Concluding another weird weekend in the NFL …
• There is no better example of Trevor Lawrence’s looming presence at the bottom of the NFL rankings than in ESPN’s Sunday morning news this weekend measuring Jets QB Sam Darnold’s commercial value. And I hope I’ve been as clear as possible about this with people in the past couple of months. There is very little chance that anyone with the first pick will trade it, regardless of who else is on the roster. The team that takes him will have to be the worst team in the league, because that’s the kind of prospect Lawrence is. It was like this in 2012 for Andrew Luck (and I imagine 1
And to continue the exercise, I reached out to some people to assess what the price would be to pay for Darnold and how much they would be willing to pay. An NFC executive said: “A little more than the [Josh] Rosen trade, so maybe a second and a quarter. “An AFC scouting director was willing to go a little further, saying,” If I had a 1 in the 1920s like, say, a Pittsburgh, I would. The guy has a talent to die for and is under brutal [situation]. “A second NFC executive said he would consider” a 1 year delay for him, maybe two 2s “and added,” He’s still an asset. This is not Hackenberg. “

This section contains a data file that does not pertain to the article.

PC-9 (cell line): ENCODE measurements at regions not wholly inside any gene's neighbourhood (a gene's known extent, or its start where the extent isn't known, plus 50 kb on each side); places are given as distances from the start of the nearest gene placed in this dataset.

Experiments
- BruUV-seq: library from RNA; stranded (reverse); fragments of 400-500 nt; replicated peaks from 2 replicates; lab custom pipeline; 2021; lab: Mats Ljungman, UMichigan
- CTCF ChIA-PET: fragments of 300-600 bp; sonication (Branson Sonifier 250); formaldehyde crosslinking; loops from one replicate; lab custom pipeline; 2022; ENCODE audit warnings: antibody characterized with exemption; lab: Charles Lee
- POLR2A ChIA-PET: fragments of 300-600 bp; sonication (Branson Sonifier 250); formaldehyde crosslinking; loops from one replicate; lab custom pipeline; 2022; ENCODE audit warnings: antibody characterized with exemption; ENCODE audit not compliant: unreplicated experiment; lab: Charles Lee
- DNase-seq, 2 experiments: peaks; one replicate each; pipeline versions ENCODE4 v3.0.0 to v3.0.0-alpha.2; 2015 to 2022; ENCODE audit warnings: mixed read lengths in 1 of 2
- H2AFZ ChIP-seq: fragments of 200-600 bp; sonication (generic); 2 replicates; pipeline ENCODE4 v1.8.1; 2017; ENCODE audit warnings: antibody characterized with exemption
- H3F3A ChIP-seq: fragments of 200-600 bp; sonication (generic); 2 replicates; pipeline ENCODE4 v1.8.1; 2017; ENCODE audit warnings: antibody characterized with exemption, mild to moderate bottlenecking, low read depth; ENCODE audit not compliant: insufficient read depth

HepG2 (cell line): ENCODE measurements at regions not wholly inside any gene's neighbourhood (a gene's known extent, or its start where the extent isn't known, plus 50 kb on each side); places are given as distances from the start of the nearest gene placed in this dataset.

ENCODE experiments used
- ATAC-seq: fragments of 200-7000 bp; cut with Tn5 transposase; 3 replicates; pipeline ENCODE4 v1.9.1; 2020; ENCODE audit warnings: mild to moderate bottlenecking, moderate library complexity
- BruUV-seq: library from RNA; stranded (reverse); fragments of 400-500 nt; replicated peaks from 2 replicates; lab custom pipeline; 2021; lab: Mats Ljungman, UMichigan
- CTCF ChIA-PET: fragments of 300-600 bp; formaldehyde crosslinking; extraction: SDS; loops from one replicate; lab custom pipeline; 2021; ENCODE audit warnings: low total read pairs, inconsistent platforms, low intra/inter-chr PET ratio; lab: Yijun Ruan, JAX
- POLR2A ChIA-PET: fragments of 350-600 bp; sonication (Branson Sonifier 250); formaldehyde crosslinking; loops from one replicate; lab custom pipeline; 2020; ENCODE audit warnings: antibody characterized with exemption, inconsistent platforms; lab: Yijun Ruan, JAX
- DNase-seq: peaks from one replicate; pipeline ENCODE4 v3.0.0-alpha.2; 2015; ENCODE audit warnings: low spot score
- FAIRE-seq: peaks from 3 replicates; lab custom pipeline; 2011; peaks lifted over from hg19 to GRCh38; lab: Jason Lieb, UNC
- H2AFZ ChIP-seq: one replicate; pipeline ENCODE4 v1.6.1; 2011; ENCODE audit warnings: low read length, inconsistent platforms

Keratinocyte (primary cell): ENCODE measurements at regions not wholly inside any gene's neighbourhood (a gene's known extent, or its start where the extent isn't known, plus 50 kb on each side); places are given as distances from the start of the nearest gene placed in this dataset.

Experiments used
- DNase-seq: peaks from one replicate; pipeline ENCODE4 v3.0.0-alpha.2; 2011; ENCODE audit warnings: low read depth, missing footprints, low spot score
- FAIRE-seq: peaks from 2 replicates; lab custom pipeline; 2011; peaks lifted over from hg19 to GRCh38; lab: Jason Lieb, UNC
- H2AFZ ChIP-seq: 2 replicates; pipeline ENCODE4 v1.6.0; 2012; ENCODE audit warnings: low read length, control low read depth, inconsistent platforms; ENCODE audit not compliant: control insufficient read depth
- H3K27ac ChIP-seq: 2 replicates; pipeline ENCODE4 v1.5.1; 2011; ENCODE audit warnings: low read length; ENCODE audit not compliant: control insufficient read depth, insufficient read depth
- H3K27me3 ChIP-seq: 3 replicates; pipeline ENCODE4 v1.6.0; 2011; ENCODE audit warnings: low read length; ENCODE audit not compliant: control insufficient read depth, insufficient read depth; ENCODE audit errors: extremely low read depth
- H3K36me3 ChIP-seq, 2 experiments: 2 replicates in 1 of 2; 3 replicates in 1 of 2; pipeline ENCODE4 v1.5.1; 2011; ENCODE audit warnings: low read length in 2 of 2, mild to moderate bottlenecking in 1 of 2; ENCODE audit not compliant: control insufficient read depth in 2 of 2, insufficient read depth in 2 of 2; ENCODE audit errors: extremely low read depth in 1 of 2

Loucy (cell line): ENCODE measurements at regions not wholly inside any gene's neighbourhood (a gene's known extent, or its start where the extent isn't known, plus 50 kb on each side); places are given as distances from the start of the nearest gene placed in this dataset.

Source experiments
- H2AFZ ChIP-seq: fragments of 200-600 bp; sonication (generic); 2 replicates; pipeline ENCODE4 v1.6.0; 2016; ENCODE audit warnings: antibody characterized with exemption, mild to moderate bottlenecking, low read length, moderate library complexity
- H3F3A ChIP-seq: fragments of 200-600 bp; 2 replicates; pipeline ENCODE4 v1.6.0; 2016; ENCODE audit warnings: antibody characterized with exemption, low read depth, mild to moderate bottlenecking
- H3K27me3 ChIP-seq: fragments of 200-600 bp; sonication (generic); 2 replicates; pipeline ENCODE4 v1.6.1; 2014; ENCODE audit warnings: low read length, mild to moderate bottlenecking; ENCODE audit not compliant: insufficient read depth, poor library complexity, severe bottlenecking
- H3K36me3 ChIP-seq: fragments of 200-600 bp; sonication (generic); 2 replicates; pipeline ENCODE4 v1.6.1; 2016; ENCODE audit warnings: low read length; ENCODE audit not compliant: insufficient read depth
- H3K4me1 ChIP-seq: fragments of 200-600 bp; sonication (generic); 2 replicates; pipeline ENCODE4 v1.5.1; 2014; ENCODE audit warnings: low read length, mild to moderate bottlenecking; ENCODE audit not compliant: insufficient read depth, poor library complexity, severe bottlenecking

This makes a lot of sense to me. And if I were the Steelers, I would see a lot of the value of the remediation project there. The Niners took such a picture in the 1980s, and they did it despite Joe Montana being on the roster, and I don’t think they regret it.
• While on the Jets, continued acrimony between Le’Veon Bell and the team could lead to GM Joe Douglas’s phone ringing in the next two weeks to check the availability of his running back. And one thing that could help is the structure of his contract. The Jets have already paid out a $ 4.5 million roster bonus and its $ 8.5 million base drops by half a million every week – the prorated amount left is $ 6 million right now.
If I were Douglas, I’d move him. That the bickering between Bell and coach Adam Gase has gotten to the point where the 28-year-old goes back to passively-aggressively shooting on social media, and Gase is responding by telling reporters, “I hate that this is the way we go. “It suggests that genius might get out of the bottle on this one anyway. And it’s not like they rely on Bell as he is: he has 22 touches and three games lost in five weeks.
As things stand, the next two drafts are shaping up to be huge for Douglas. We might as well get as much capital as possible.
• Given everything that has happened over the past week, I thought it was a good time to bring in a real doctor to evaluate what changes can be made on the fly to the NFL’s COVID-19 protocols to help the league keep the train on track ( and has been shaky recently) for the next three months. So I reached out to my friend Jess Flynn, who is a sports medicine doctor at Lahey Hospital and Medical Center here in Massachusetts for answers.